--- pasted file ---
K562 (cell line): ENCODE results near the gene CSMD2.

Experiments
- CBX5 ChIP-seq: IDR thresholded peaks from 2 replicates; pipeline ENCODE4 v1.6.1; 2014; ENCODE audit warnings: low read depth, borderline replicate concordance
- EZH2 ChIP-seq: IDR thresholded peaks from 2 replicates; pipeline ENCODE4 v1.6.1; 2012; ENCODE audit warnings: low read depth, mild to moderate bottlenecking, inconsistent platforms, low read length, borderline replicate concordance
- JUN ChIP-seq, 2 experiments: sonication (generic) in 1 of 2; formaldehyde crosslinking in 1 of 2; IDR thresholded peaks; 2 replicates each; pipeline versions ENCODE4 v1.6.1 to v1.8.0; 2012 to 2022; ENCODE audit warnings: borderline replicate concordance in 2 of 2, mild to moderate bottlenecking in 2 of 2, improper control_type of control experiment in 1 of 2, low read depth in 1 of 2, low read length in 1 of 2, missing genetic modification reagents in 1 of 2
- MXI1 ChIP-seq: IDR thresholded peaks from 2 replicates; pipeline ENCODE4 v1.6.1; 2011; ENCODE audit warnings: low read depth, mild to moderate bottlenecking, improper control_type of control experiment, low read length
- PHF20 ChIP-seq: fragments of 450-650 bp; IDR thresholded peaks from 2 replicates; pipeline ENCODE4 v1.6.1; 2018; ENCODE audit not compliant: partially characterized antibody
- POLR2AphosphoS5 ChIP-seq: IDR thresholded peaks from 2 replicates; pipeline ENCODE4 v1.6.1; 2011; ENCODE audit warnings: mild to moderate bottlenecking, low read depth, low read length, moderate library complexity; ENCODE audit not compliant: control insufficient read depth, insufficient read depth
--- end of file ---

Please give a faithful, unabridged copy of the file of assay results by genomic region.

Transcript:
K562 (cell line): ENCODE results near the gene CSMD2.

Experiments
- CBX5 ChIP-seq: IDR thresholded peaks from 2 replicates; pipeline ENCODE4 v1.6.1; 2014; ENCODE audit warnings: low read depth, borderline replicate concordance
- EZH2 ChIP-seq: IDR thresholded peaks from 2 replicates; pipeline ENCODE4 v1.6.1; 2012; ENCODE audit warnings: low read depth, mild to moderate bottlenecking, inconsistent platforms, low read length, borderline replicate concordance
- JUN ChIP-seq, 2 experiments: sonication (generic) in 1 of 2; formaldehyde crosslinking in 1 of 2; IDR thresholded peaks; 2 replicates each; pipeline versions ENCODE4 v1.6.1 to v1.8.0; 2012 to 2022; ENCODE audit warnings: borderline replicate concordance in 2 of 2, mild to moderate bottlenecking in 2 of 2, improper control_type of control experiment in 1 of 2, low read depth in 1 of 2, low read length in 1 of 2, missing genetic modification reagents in 1 of 2
- MXI1 ChIP-seq: IDR thresholded peaks from 2 replicates; pipeline ENCODE4 v1.6.1; 2011; ENCODE audit warnings: low read depth, mild to moderate bottlenecking, improper control_type of control experiment, low read length
- PHF20 ChIP-seq: fragments of 450-650 bp; IDR thresholded peaks from 2 replicates; pipeline ENCODE4 v1.6.1; 2018; ENCODE audit not compliant: partially characterized antibody
- POLR2AphosphoS5 ChIP-seq: IDR thresholded peaks from 2 replicates; pipeline ENCODE4 v1.6.1; 2011; ENCODE audit warnings: mild to moderate bottlenecking, low read depth, low read length, moderate library complexity; ENCODE audit not compliant: control insufficient read depth, insufficient read depth